Weekly Wellness Tips - Eating Seasonally

Did you know that eating local, seasonal food not only benefits the environment and your local economy but also boosts your nutritional health? It's true! Seasonal produce is way tastier (and better for the world) when eaten closer to its harvest date.

For a printer-friendly version of this article, click here.

During a time when the average distance traveled by food is about 1,500 miles, the daily habits of the average shopper end up having significant environmental implications. Choosing to support local farms and eating a seasonal diet helps to promote a healthier and more eco-conscious lifestyle that may also challenge your culinary comfort zone. 

To enjoy the full nourishment of food, do your best to eat seasonally. Where you live will determine the types of fresh, local produce you can access. Whenever possible choose fresh, local produce over canned or imported. There are more nutrients and fewer preservatives in fresh fruits and vegetables. Frozen produce is an excellent second choice to fresh.

General suggestions for seasonal produce in New England to follow:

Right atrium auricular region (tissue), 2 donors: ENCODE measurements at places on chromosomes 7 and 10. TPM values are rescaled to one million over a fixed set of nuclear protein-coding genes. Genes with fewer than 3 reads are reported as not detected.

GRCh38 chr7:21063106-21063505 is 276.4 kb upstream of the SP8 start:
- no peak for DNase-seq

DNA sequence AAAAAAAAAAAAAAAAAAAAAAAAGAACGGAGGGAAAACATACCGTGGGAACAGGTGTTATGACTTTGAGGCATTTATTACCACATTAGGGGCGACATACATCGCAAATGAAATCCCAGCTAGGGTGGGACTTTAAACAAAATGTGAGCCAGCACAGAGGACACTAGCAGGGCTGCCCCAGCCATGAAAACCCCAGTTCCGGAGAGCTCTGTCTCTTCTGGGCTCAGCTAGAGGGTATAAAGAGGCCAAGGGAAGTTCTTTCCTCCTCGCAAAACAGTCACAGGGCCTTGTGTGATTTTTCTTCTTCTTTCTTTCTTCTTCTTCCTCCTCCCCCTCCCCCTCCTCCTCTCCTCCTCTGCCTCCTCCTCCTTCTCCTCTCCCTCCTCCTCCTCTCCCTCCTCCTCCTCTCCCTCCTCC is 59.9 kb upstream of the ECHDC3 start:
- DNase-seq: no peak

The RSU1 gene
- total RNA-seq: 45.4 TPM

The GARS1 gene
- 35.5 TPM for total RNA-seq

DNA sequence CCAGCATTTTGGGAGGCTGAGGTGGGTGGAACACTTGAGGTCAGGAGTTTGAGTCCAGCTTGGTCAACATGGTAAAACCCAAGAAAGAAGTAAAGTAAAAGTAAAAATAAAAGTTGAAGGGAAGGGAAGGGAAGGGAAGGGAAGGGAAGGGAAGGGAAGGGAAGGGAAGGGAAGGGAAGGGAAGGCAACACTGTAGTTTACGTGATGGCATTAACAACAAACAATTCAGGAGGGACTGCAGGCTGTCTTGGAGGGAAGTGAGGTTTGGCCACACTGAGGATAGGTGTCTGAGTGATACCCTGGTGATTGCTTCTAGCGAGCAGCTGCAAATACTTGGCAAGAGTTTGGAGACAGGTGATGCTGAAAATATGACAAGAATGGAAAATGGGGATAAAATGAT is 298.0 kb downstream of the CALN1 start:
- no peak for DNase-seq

Spring (April to May)

Safe bets for spring are tender, leafy vegetables with green hues like:

  • Kale
  • Spinach
  • Asparagus
  • Artichokes
  • Fiddleheads
  • Rhubarb

Summer (June to July)

You can trust your instincts here, go for light, cool fruits and veggies with colorful hues. Check out your local farmer's market if you're looking for some cooking inspiration:

  • Tomatoes
  • Blackberries
  • Blueberries
  • Broccoli
  • Carrots
  • Corn
  • Cucumbers
  • Eggplant
  • Green Beans
  • Lettuce
  • Summer Squash
  • Strawberries
  • Raspberries
  • Watermelons
tlg-seasonal eating farmers market

Late Summer (August)

We're heading into gourd season now! Go for hearty, healthy-looking gourds as well as fruits with cores and darker, richer berries:

  • Apples
  • Arugula
  • Broccoli
  • Onions
  • Pears
  • Peppers
  • Potatoes
  • Pumpkins
  • Squash
  • Sweet Potato

Fall (September to October)

Go for warmer fruits and root vegetables with yellow, red, and brown hues—especially ones that work with soup:

  • Beets
  • Brussels Sprouts
  • Cauliflower
  • Cranberries
  • Garlic
  • Leeks
  • Turnips
tlg-seasonal eating fall

Winter (November to March)

Snowcover, particularly in New England, makes it a little tricky to find local fruits and vegetables. Opt for produce that is lightly colored, although depending on the weather many Fall foods may still be available:

  • Collard Greens
  • Mushrooms
  • Parsnips
  • Rutabagas
  • Swiss Chard
  • Winter Squash
  • Yams
TLG22005 Wellness Tips Seasonal Eating Infographic-1080px-01
New call-to-action
New call-to-action
New call-to-action

Subscribe to Updates

Recent Articles